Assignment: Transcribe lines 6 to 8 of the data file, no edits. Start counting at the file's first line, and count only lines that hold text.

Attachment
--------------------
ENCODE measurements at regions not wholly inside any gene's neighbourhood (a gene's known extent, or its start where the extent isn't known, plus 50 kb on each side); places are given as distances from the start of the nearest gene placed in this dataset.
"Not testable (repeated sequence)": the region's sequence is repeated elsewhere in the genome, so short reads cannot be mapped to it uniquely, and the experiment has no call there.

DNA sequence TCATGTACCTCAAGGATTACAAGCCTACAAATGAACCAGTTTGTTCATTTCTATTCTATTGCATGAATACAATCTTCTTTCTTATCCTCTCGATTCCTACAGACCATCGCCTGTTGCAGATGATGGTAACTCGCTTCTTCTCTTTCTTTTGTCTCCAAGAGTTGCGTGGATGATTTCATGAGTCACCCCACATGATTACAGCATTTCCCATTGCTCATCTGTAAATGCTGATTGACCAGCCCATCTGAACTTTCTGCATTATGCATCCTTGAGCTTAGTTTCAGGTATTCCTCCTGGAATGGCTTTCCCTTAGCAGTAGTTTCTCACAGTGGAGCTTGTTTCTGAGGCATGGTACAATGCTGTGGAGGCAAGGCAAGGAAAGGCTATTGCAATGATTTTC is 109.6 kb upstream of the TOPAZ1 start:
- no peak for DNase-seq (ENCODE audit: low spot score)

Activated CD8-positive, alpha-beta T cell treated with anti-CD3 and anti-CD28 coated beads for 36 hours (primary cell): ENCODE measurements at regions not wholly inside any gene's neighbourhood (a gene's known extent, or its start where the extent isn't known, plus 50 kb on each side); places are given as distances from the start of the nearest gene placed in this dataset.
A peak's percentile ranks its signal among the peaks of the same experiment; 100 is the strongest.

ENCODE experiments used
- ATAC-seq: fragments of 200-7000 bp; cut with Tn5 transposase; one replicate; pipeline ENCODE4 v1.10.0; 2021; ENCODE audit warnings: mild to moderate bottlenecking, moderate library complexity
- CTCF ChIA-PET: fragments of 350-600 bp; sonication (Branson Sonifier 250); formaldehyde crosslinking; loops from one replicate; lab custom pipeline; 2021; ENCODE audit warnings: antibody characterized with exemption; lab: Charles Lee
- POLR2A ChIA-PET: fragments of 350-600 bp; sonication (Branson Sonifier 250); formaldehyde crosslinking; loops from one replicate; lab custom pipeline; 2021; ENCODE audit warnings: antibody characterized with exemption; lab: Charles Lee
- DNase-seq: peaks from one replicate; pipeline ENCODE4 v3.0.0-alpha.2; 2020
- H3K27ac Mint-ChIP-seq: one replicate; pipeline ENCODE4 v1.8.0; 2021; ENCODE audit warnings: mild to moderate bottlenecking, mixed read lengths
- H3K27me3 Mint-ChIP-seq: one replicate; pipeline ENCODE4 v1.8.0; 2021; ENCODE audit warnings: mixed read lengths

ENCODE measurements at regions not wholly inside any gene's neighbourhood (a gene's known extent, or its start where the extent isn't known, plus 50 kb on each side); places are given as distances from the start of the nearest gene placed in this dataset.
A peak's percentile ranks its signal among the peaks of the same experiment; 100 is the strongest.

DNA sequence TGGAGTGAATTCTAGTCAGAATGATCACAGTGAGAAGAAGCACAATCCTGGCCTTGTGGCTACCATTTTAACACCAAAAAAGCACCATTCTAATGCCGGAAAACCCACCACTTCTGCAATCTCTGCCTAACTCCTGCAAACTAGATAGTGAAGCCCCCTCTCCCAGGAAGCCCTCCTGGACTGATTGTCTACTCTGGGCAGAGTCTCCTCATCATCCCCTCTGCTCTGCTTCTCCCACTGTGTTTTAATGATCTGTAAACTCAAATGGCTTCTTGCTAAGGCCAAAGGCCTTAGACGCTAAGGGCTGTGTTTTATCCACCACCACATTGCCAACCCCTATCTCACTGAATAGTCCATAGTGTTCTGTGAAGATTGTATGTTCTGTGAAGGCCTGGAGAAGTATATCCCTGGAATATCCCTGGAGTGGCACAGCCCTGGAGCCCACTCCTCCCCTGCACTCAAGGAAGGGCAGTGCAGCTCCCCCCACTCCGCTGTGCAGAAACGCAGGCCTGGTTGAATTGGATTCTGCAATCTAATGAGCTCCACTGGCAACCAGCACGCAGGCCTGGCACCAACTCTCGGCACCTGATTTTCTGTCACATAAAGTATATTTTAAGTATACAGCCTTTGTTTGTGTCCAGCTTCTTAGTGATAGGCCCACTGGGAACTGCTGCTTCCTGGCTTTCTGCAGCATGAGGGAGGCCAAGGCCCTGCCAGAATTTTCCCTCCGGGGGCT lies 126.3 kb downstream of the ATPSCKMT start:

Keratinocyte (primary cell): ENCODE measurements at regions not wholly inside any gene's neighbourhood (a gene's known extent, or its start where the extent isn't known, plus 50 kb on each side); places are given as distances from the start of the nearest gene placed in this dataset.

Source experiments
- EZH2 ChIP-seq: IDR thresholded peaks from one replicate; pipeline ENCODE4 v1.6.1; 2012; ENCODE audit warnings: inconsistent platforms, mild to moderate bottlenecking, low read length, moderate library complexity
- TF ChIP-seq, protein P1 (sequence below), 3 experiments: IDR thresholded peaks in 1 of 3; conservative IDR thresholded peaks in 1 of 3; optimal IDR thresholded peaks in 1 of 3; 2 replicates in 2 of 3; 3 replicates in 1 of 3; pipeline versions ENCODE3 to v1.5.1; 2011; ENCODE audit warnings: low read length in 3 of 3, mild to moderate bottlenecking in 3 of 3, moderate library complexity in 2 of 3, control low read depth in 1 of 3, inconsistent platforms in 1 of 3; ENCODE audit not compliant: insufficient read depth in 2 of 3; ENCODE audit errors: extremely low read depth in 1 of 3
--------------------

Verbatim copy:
A peak's percentile ranks its signal among the peaks of the same experiment; 100 is the strongest.

ENCODE experiments used
- ATAC-seq: fragments of 200-7000 bp; cut with Tn5 transposase; one replicate; pipeline ENCODE4 v1.10.0; 2021; ENCODE audit warnings: mild to moderate bottlenecking, moderate library complexity